NZ – White Bait, Claremont Castle and our first real Fish and Chips!

– MARCH 22, 2015

The day is starting off with a local New Zealand delicacy called “Whitebait“.  Whitebait does not refer to a single species, but instead it is a general term used in many countries to describe small freshwater fish that are tender and edible.  In the spring time, whitebait make their way upstream from the sea, swimming near the river’s edge.  Whitebaiters set nets and sit on the river bank, hoping to harvest the popular delicacy.

Peter Hamilton, one of the local Waimate people we have spent time with, made a trade with someone to acquire this whitebait that was collected on the west coast of the south island.  Peter sent this whitebait with us (wrapped in a newspaper) to take to his sister Lynn (our Christchurch host who took us to the Crusaders game in the last post) to cook up the next day for a brunch experience.

See the picture below for what they look like before cooking.

Raw White Bait.

Raw White Bait.

Lynn added an egg for a binding agent, then shaped them into fritter patties.  Some hot oil in the pan was all we needed to start cooking up these little beauties.

The White Bait cooking process into fritters.

The White Bait cooking process into fritters.

When the fritters had been cooked, we made some quick toast and sliced some lemon wedges.

The completed fritters.

The completed fritters.

The New Zealand delicacy was ready to eat!

White Bait fritter on toast with lemon.

White Bait fritter on toast with lemon.  A New Zealand delicacy.

They don’t look very appetizing, but it tasted like a fish sandwich.  It was a good taste, but something that makes sense maybe once per year as opposed to a weekly treat.  Jill had some trouble with them, but she did manage three bites of one fritter.  I wish we had taken a picture of her face when she bit into it.

Next we drove back to Morven, but on the way we stopped at Claremont Castle for a pre-arranged visit.  It’s a hidden gem that not many people know about.  When we arrived the gate had a chain around it and the cell phone number I was given produced no answer.  I took the bull by the horns and slipped past the gate on foot to find the structure.  As I walked down the pathway it was a beautiful entranceway.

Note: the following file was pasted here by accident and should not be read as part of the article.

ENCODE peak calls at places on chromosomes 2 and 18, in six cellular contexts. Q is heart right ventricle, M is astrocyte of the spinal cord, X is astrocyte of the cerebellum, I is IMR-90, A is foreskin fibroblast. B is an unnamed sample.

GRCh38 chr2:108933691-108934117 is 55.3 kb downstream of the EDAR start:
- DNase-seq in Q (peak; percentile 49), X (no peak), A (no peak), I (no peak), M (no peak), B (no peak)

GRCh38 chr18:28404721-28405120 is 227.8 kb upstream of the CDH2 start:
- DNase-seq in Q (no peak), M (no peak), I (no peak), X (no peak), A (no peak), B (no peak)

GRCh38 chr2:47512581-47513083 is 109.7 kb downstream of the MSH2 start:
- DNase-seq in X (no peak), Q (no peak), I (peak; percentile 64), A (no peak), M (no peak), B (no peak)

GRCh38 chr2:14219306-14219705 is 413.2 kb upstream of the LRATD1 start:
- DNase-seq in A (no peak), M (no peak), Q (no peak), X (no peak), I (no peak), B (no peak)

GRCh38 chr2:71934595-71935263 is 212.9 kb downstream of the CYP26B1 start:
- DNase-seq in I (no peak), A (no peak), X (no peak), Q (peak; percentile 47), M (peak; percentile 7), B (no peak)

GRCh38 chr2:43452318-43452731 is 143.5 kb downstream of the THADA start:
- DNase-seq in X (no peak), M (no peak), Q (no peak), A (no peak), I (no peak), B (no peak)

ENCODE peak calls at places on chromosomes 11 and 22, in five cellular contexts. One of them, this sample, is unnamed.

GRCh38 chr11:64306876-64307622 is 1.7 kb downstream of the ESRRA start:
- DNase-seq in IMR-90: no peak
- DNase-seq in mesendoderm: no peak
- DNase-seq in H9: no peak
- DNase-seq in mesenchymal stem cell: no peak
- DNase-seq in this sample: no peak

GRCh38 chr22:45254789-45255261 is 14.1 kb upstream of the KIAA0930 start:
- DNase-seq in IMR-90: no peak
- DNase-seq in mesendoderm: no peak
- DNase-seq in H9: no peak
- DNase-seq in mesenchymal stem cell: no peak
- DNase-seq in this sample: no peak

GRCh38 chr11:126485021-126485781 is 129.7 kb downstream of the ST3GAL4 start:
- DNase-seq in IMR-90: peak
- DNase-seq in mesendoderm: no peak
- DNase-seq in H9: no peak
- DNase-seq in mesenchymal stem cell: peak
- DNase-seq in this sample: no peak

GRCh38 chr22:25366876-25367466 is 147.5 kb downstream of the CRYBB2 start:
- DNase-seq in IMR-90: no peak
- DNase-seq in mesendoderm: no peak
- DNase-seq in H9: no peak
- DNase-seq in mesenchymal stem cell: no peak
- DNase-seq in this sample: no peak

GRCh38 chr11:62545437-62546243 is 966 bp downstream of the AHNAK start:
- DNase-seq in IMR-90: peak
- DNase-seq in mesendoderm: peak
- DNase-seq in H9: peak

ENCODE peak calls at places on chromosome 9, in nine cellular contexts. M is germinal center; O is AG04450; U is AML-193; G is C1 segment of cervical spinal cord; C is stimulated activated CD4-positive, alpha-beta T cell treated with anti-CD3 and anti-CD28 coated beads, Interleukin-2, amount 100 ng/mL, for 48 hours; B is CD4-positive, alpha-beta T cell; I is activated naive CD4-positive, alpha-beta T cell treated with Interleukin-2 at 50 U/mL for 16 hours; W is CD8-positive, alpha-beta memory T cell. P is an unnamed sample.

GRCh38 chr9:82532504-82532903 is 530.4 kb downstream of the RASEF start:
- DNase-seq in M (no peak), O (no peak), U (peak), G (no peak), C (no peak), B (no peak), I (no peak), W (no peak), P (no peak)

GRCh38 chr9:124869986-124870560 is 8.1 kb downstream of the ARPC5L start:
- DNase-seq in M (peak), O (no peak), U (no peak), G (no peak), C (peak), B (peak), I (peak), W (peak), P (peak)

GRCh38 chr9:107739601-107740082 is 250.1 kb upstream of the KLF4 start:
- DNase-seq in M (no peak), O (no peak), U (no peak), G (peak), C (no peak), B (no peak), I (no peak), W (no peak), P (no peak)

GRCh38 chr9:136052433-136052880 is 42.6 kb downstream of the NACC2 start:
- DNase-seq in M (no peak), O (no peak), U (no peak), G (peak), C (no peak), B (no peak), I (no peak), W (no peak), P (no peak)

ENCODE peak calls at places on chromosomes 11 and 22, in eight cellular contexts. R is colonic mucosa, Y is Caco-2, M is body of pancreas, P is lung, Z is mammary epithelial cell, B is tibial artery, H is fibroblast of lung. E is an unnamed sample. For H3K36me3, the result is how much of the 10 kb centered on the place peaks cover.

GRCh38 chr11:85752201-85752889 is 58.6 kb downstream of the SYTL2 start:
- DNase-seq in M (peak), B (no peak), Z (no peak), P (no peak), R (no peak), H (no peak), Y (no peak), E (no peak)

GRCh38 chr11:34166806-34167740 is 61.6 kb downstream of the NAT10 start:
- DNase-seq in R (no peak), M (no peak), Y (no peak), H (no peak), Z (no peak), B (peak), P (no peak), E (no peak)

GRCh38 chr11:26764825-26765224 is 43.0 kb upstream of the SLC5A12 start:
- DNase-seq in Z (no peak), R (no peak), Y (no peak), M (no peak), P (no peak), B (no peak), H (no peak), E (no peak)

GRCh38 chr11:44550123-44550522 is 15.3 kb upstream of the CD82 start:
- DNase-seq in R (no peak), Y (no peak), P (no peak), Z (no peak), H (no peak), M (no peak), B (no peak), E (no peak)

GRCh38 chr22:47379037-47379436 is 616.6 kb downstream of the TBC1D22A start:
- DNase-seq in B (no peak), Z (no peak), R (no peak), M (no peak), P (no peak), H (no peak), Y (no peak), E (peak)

The Claremount Castle entrance road.

The Claremont Castle entrance road.

At one point the trees backed off and a clearing showed a glimpse of the building.

The Claremount Castle grounds.

The Claremont Castle grounds.

Around the corner and this was the first overall view of the house, servants quarters and chapel.

The Claremont Castle first view upon arrival.

The Claremont Castle first view upon arrival.

As I went around the side I saw a person inside that I introduced myself to.  Her name is Joanne Pera and she was more than happy to show us around.  I ran back to the gate, opened it and Jill drove up to the house.

The Claremont Castle side view.

The Claremont Castle side view.

Joanne took us for a tour of the inside and we snapped the pictures below.

The Claremont Castle foyer.

The Claremont Castle foyer.

 

The Claremont Castle stairwell.

The Claremont Castle stairwell.

 

The Claremont Castle furnishings.

The Claremont Castle furnishings.

 

The Claremont Castle seating room.

The Claremont Castle seating room.

 

The Claremont Castle original stained glass window.

The Claremont Castle original stained glass window.

 

The Claremont Castle original stained glass window.

The Claremont Castle original stained glass window.

 

The Claremont Castle master bedroom.

The Claremont Castle master bedroom.

 

The Claremont Castle study.

The Claremont Castle study.

 

The Claremont Castle inner courtyard.

The Claremont Castle inner courtyard.

 

The Claremont Castle chapel.

The Claremont Castle chapel.

It was a cool visit and Joanne offered for us to stay overnight if we wanted.  Unfortunately, as already had plans that night back in Morvin with John and Pete Hughes.  We got Joanne’s cell phone number and we will connect with her down south on the weekend when we head to Bluff at the same time.

Once we got back to Morvin, John had secured us authentic fish & chips from a local fish shack.  They sell them by the number of fish pieces and by scoops of chips.  This was four pieces of fish and one scoop of fries…it was more food than Jill and I could eat!  It was the best fish & chips I have ever had though…wrapped in paper and all.

Our first real New Zealand fish and chips!

Our first real New Zealand fish and chips!  Served in a paper wrapping of course!

A good day with a delicacy to start the day, an adventure and new friend made at the Claremont Castle, then some awesome fish & chips (with beer) to round out the day.  We sat up with John until 2am and had a blast.

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For more photos of our adventure go to our flickr account here.

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